[seer-ee-uh s] /ˈsɪər i əs/
of, showing, or characterized by deep thought.
of grave or somber disposition, character, or manner:
a serious occasion; a serious man.
being in earnest; sincere; not trifling:
His interest was serious.
requiring thought, concentration, or application:
serious reading; a serious task.
weighty or important:
a serious book; Marriage is a serious matter.
giving cause for apprehension; critical:
The plan has one serious flaw.
Medicine/Medical. (of a patient’s condition) having unstable or otherwise abnormal vital signs and other unfavorable indicators, as loss of appetite and poor mobility: patient is acutely ill.
that which is of importance, grave, critical, or somber:
You have to learn to separate the serious from the frivolous.
not entirely serious
grave in nature or disposition; thoughtful: a serious person
marked by deep feeling; in earnest; sincere: is he serious or joking?
concerned with important matters: a serious conversation
requiring effort or concentration: a serious book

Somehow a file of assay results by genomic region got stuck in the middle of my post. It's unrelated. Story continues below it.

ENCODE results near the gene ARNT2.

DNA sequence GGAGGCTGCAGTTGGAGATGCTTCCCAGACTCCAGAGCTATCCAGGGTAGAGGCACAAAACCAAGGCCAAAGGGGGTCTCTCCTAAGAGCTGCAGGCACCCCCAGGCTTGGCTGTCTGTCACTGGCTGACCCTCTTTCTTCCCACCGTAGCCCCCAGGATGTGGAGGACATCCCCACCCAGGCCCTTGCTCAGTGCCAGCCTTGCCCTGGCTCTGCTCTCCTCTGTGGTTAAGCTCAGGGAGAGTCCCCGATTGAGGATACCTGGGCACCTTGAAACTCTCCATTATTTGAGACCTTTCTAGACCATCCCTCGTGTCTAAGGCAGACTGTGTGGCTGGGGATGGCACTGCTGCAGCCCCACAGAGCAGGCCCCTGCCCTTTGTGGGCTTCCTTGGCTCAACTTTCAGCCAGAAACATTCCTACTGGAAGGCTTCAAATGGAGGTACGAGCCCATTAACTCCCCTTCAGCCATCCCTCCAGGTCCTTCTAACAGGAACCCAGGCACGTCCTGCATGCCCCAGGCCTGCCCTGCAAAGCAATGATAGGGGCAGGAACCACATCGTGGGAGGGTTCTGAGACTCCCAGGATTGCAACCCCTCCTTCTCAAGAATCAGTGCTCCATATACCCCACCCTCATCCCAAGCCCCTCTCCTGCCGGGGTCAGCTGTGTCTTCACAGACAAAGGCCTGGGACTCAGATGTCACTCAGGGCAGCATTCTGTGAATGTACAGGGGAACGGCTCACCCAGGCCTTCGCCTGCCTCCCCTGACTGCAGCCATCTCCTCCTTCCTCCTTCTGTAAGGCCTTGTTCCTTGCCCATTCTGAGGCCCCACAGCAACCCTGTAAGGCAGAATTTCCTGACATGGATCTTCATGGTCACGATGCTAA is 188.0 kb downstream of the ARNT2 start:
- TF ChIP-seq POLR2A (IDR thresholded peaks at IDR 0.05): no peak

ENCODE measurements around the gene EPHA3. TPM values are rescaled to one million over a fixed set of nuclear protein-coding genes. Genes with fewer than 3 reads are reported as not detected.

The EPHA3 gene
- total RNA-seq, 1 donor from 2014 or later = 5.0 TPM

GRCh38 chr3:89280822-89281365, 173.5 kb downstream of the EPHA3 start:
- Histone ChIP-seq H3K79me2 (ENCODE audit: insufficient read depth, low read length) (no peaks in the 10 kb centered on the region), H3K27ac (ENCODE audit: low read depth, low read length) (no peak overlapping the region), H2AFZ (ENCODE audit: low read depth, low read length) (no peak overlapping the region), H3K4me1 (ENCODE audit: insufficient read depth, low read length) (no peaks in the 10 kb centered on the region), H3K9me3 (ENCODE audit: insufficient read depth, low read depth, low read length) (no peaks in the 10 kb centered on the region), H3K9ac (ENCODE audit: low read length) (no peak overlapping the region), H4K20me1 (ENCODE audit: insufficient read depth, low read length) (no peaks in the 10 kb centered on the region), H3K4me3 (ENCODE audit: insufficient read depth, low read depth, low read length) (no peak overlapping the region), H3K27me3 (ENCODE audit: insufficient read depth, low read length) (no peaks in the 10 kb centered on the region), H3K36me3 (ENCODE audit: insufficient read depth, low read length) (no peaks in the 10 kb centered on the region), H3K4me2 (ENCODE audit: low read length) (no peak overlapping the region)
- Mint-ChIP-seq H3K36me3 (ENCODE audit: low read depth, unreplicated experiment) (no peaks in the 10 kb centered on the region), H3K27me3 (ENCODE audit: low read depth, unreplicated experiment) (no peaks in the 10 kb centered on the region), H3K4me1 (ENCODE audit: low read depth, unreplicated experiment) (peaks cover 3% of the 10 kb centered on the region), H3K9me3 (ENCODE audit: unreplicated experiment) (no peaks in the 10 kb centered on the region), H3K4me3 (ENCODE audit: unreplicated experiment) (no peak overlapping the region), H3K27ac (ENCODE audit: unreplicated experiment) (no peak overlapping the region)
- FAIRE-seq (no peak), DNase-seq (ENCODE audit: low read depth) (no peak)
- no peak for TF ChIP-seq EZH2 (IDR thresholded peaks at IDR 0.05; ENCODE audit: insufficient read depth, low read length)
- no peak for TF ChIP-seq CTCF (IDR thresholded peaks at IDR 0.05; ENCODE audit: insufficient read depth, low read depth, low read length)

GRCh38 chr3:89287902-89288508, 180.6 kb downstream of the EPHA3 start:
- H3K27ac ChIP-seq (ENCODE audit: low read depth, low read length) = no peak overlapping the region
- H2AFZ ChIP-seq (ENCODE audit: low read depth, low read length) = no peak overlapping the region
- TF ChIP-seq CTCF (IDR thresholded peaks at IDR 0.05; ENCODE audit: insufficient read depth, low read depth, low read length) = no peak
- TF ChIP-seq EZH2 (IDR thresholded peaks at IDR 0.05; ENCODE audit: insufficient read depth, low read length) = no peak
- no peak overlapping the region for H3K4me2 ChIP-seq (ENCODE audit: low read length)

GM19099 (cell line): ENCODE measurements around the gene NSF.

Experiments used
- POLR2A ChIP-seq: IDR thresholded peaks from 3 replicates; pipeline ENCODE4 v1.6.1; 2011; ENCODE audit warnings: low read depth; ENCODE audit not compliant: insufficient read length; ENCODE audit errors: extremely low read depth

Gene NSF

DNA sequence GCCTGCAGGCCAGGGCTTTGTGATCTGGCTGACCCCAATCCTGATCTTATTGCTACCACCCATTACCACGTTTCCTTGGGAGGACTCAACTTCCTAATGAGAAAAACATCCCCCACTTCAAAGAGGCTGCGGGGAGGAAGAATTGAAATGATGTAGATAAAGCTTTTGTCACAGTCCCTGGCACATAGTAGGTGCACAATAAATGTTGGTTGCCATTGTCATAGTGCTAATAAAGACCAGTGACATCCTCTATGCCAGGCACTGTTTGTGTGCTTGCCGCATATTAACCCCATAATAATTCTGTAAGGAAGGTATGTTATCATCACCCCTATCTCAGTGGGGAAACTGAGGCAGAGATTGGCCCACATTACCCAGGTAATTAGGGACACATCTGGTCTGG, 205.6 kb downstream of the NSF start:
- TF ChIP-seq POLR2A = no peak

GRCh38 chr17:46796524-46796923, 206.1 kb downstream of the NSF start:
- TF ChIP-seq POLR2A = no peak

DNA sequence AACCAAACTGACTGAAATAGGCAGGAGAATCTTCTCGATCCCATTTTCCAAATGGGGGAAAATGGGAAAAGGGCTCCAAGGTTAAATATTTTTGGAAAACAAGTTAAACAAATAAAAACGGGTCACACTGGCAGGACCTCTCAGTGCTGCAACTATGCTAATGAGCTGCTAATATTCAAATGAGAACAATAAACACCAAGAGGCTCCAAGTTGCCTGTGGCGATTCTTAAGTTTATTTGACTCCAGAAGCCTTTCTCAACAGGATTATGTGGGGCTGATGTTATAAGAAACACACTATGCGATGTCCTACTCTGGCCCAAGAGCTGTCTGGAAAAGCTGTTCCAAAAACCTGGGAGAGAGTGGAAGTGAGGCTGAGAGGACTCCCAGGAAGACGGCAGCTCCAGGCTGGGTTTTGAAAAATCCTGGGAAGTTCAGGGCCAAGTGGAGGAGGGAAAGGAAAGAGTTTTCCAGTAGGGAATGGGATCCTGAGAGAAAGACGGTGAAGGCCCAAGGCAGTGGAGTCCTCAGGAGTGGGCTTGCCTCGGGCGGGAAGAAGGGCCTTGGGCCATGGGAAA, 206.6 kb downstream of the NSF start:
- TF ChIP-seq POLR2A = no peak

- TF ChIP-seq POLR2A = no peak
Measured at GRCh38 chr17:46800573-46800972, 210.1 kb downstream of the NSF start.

giving rise to fear or anxiety; critical: a serious illness
(informal) worthy of regard because of substantial quantity or quality: serious money, serious wine
(informal) extreme or remarkable: a serious haircut
mid-15c., “expressing earnest purpose or thought” (of persons), from Middle French sérieux “grave, earnest” (14c.), from Late Latin seriosus, from Latin serius “weighty, important, grave,” probably from a PIE root *swer- (4) “heavy” (cf. Lithuanian sveriu “to weigh, lift,” svarus “heavy;” Old English swære “heavy,” German schwer “heavy,” Gothic swers “honored, esteemed,” literally “weighty”). As opposite of jesting, from 1712; as opposite of light (of music, theater, etc.), from 1762. Meaning “attended with danger” is from 1800.
serious se·ri·ous (sēr’ē-əs)
Being of such import as to cause anxiety, as of a physical condition.
[haf-shair, hahf-] /ˈhæfˈʃɛər, ˈhɑf-/ noun 1. a share, as in profits, equal to one half. 2. a claim to half the income from a share of stock.
noun 1. either of the halves of a double-shelled creature, as of an oyster, clam, or other bivalve mollusk.
adjective Drunk; half-drunk: when they were half shot with beer (1837+)
[haf-seez, hahf-, hav-zeez, hahv-] /ˈhæf siz, ˈhɑf-, ˈhæv ziz, ˈhɑv-/ plural noun, Informal. 1. .